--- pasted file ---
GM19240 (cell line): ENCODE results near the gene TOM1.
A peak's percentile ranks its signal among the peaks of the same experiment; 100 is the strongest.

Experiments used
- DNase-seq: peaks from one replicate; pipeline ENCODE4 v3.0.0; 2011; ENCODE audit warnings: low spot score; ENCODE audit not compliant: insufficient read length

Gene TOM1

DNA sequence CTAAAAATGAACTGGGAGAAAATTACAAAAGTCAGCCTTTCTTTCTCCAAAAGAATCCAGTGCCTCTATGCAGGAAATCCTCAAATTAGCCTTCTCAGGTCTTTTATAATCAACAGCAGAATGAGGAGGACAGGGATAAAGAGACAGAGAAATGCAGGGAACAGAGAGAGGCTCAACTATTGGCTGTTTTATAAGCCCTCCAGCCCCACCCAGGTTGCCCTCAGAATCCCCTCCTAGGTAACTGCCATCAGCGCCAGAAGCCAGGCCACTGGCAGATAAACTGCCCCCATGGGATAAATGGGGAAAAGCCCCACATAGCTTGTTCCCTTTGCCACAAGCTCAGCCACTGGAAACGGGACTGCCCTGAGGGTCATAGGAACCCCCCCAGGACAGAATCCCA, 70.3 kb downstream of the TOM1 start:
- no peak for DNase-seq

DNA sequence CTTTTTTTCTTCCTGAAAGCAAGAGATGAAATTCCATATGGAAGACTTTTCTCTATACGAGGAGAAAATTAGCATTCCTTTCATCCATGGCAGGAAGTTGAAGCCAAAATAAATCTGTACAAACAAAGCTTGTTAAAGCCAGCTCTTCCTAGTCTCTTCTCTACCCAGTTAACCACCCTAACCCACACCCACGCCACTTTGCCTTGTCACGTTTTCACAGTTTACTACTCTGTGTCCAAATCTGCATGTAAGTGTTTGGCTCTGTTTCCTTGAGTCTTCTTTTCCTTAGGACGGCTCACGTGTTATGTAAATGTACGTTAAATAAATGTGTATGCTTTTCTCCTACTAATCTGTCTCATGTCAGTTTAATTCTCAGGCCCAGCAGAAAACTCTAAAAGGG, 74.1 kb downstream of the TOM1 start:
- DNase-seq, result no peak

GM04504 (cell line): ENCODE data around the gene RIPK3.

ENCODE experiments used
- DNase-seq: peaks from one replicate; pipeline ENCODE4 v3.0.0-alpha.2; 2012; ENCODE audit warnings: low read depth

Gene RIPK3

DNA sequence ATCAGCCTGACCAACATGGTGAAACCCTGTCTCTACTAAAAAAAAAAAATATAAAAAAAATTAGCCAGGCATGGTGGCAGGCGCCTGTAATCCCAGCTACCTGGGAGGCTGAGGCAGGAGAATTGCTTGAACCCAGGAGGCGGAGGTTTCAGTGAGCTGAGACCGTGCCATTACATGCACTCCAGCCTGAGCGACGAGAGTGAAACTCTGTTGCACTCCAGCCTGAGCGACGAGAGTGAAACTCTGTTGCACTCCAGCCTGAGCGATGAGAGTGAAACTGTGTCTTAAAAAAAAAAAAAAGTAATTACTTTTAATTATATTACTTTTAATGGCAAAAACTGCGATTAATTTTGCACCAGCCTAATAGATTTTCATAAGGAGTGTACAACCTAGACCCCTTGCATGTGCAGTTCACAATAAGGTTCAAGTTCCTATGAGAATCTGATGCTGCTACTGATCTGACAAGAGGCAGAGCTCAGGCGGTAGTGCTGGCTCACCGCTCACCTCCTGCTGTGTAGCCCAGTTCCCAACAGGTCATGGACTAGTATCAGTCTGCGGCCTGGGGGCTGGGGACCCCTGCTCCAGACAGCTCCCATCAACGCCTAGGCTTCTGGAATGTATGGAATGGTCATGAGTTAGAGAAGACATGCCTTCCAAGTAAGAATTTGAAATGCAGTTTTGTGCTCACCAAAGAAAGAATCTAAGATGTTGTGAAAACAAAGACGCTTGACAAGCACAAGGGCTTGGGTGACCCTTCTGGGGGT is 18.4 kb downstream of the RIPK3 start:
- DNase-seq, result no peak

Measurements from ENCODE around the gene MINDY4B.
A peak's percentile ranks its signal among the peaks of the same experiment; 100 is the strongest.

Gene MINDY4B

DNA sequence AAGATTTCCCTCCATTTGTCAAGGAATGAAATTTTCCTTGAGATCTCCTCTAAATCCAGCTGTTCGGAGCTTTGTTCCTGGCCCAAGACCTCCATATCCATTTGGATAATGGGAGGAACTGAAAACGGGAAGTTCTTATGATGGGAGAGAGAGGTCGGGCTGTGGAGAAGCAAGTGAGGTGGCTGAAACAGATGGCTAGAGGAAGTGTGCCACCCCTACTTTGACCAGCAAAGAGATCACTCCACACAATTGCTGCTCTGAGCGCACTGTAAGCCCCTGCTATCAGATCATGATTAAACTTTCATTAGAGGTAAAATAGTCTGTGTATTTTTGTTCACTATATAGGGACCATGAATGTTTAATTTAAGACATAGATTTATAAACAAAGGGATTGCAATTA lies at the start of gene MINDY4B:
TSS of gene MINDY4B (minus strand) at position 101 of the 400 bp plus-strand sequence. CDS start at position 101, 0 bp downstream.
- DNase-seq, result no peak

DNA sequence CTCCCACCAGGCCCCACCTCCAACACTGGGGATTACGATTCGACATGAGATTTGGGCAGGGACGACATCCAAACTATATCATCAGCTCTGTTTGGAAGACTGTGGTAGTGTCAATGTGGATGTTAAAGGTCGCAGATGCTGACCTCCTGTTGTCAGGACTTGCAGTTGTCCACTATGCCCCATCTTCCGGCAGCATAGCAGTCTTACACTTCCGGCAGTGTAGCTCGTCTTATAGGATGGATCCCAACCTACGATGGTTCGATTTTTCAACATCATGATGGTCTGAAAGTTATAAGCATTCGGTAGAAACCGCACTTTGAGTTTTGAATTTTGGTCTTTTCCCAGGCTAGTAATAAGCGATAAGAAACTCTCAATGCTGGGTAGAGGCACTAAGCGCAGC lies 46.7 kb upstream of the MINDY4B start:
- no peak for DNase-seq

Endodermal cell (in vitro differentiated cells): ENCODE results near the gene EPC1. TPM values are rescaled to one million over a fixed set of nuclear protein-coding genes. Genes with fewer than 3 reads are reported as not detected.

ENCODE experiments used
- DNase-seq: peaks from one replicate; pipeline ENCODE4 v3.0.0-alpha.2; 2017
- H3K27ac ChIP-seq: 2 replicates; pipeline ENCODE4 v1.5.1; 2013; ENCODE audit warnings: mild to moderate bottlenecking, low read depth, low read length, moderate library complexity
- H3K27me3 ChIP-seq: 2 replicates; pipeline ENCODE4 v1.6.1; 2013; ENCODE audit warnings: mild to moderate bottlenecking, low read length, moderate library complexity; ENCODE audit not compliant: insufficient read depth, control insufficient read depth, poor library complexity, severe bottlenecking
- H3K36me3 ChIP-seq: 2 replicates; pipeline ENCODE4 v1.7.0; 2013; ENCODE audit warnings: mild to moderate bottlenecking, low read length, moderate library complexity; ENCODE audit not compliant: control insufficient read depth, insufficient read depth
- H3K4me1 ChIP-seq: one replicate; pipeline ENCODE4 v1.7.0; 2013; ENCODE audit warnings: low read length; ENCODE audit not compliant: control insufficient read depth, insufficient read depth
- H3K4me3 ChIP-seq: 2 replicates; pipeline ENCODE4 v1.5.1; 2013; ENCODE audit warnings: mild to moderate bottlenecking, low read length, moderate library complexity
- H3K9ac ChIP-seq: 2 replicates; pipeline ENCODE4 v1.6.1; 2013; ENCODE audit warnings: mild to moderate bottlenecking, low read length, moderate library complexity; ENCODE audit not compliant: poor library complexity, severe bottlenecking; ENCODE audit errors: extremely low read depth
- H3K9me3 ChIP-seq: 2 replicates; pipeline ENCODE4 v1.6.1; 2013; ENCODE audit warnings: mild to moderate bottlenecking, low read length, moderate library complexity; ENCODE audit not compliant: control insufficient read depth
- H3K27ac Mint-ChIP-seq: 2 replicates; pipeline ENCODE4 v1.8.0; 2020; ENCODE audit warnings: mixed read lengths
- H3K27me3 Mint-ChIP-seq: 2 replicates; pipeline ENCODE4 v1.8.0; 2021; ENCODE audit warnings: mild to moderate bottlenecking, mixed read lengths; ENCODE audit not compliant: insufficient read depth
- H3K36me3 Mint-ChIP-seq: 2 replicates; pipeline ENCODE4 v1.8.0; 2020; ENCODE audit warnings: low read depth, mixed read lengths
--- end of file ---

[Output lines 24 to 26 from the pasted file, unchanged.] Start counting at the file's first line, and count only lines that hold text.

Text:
Endodermal cell (in vitro differentiated cells): ENCODE results near the gene EPC1. TPM values are rescaled to one million over a fixed set of nuclear protein-coding genes. Genes with fewer than 3 reads are reported as not detected.

ENCODE experiments used
- DNase-seq: peaks from one replicate; pipeline ENCODE4 v3.0.0-alpha.2; 2017